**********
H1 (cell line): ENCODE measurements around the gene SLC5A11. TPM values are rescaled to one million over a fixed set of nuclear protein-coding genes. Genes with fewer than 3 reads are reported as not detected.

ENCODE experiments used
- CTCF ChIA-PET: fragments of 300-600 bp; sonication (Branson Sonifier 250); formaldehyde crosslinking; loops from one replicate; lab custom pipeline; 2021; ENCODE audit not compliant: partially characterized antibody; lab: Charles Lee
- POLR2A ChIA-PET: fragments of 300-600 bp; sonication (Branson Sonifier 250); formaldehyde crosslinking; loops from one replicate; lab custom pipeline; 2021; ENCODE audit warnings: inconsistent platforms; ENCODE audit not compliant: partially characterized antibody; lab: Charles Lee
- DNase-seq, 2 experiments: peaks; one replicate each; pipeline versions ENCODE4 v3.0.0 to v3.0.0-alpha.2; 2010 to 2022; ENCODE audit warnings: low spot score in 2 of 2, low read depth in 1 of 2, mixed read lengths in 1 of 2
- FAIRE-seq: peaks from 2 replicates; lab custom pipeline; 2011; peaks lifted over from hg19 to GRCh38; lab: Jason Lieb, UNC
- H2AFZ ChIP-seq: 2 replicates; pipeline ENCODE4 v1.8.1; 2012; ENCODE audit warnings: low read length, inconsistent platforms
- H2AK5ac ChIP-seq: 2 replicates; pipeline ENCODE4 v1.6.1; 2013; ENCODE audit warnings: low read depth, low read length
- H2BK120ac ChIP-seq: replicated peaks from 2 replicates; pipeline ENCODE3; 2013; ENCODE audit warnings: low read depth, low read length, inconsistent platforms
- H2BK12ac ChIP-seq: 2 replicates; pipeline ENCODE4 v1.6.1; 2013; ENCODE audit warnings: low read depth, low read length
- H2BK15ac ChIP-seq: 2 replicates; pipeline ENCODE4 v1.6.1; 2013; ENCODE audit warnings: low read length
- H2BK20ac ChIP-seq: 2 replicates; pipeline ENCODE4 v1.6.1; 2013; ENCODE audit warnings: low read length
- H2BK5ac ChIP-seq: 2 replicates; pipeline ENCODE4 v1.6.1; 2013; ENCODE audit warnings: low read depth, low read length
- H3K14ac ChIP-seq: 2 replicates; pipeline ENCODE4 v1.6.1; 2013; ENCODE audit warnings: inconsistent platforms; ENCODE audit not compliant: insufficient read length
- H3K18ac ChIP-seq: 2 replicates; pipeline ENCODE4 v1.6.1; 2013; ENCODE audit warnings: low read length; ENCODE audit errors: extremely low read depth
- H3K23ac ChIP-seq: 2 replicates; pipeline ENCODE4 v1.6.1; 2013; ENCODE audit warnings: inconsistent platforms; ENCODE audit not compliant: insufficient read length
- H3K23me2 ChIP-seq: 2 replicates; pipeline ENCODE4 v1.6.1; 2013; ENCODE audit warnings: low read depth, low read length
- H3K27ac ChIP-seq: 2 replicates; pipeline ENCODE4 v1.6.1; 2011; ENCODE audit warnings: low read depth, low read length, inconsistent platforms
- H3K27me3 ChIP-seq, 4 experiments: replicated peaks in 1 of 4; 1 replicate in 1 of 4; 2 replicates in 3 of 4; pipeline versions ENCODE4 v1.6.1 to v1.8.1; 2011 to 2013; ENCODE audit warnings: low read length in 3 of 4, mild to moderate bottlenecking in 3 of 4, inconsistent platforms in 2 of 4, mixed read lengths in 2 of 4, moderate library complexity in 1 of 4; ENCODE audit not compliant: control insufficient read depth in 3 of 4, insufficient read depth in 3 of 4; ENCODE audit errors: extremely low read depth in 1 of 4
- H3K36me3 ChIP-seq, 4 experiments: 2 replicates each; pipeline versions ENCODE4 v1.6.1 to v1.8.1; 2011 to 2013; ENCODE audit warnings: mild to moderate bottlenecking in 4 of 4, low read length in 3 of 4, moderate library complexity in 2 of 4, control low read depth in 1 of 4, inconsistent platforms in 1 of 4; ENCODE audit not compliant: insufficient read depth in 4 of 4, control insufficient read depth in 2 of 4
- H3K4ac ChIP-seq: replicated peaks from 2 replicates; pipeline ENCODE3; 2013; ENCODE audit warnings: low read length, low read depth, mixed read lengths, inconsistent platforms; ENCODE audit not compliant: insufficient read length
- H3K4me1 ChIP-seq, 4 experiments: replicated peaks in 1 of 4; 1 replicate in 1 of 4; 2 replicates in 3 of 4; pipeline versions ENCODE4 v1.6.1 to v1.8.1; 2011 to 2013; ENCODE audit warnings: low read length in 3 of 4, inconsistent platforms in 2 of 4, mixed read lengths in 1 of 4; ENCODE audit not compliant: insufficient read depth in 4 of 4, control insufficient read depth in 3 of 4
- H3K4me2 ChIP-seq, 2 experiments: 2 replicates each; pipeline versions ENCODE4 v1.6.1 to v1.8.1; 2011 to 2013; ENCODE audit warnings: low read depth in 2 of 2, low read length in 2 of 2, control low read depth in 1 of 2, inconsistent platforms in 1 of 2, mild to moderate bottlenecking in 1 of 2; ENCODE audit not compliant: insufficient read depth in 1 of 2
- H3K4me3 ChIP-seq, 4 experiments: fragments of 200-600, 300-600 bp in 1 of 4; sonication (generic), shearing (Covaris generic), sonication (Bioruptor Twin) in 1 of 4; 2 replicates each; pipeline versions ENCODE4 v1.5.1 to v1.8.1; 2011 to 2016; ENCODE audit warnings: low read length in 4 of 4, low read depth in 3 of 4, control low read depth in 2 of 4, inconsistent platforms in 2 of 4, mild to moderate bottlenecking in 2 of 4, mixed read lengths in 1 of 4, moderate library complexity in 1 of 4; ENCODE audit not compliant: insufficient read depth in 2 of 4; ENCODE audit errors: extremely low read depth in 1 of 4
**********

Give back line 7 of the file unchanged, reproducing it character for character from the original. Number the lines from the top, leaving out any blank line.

- H2AFZ ChIP-seq: 2 replicates; pipeline ENCODE4 v1.8.1; 2012; ENCODE audit warnings: low read length, inconsistent platforms